Herbal Remedies for 4 Common Ailments

Wednesday Apr 2 | BY |
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Herbal Remedies

This little guy knows what to do for a nasty cough.

I recently swapped out my antihistamines for butterbur, and have been amazed at how much better I feel. It took awhile to land on this natural treatment for allergies and headaches, but I decided to try it after seeing all the studies showing results.

Of course, as many of you know, there are a number of natural herbs that can treat many of our common ailments in life—it’s just a matter of finding the ones that work for us.

To help you in that quest, here are some herbal treatments for four common ailments. If you decide to try one, let us know how it works for you!

1. Cough
Whether you’re suffering from the common cold, bronchitis, or allergies, you can find herbal solutions to calm a persistent cough and help you relax and rest.

  • Eucalyptus: The University of Maryland notes that studies in animals and test tubes have found that eucalyptus oil acts an expectorant, helping coughs by loosening phlegm. It’s recommend by herbalists to treat sore throats, cough, and bronchitis. Add 5-10 drops to two cups boiling water and breathe in the steam, or mix 15-30 drops with ½ cup carrier oil and rub on the chest and throat.
  • Garlic/honey gargle: Both of these have been linked in studies to calming coughs. Garlic is a known immune booster, while honey calms and reduces inflammation. A 2007 study found that honey was even more effective than over-the-counter cough medicines in children. Mix a clove of minced garlic with a half-cup raw honey, then take one teaspoon every hour as needed. Add a teaspoon of lemon juice for flavor and an extra anti-inflammatory boost.

2. Diarrhea
Though usually only a passing bit of unpleasantness for Americans, diarrhea is a serious affliction in many countries, killing over 2,000 children every day. In addition, according to the Mayo Clinic, up to 20 percent of people receiving antibiotics get diarrhea in the U.S. Here are some alternatives to the pink stuff.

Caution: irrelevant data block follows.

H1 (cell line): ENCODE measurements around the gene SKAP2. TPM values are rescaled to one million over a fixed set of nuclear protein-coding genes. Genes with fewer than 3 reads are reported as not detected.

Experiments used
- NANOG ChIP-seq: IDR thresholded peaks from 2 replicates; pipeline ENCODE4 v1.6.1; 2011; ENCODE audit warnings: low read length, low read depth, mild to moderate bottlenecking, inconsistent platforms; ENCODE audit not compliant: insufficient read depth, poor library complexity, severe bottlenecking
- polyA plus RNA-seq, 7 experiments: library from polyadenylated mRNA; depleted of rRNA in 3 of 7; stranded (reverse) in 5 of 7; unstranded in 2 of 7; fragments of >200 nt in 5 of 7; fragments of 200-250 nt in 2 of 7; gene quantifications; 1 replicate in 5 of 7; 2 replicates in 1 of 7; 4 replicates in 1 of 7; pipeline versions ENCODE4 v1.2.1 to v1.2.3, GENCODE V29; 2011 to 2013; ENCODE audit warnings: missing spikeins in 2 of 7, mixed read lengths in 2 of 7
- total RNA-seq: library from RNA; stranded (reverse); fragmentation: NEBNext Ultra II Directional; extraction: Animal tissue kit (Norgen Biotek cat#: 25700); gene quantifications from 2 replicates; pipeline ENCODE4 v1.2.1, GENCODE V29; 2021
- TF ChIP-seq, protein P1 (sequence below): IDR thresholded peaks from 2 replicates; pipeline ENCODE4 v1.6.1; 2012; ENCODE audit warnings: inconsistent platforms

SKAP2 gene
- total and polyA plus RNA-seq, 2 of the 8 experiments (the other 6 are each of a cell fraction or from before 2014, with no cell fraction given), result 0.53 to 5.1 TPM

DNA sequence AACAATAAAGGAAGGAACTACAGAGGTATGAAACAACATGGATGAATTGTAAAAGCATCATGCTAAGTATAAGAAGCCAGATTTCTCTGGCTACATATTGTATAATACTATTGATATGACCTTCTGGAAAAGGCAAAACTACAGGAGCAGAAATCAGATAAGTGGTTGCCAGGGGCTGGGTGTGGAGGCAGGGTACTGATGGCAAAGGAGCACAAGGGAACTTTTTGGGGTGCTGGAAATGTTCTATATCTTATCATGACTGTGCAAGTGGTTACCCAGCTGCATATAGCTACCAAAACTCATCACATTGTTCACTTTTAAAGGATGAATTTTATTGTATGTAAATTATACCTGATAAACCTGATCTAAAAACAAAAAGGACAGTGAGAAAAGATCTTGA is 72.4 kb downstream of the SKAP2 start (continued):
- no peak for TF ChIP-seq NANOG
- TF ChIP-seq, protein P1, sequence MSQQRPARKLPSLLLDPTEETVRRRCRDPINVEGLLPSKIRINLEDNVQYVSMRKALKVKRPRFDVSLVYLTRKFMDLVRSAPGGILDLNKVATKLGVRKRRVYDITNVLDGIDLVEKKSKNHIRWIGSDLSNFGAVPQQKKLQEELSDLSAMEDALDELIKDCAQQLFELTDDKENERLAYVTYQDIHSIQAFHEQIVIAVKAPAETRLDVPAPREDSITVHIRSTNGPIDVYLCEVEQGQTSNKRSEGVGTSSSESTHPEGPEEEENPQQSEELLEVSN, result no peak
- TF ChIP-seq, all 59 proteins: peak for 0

• Blackberry: This is a popular remedy for diarrhea, known to be an “astringent” that helps dry up the intestinal membranes. Steep blackberry leaves to make a strong cup of tea, and drink a half-cup every hour until you notice results. Blackberry root bark is also helpful—boil the bark in water for 20 minutes, strain, and drink a cup every two-to-four hours.
  • Bilberry: Bilberry has been used to treat diarrhea in Europe for nearly one thousand years. It has both astringent and anti-inflammatory properties. Take 80-120 mg twice a day (standardized with 25% anthocyanidin), or use 5-10 grams of crushed bilberries in 2/3 cup of cold water. Boil for ten minutes, strain, and drink. Don’t use for more than four days.

3. Urinary Tract Infections (UTI)
The National Kidney and Urologic Diseases Information Clearinghouse notes that these types of infections are the second most common type of infection in the body, “accounting for about 8.1 million visits to health care providers each year.” Though usually treated with antibiotics, there are some herbal alternatives. Just be sure that if you’re not seeing results within a few days, you check with your doctor, as you don’t want these infections to spread.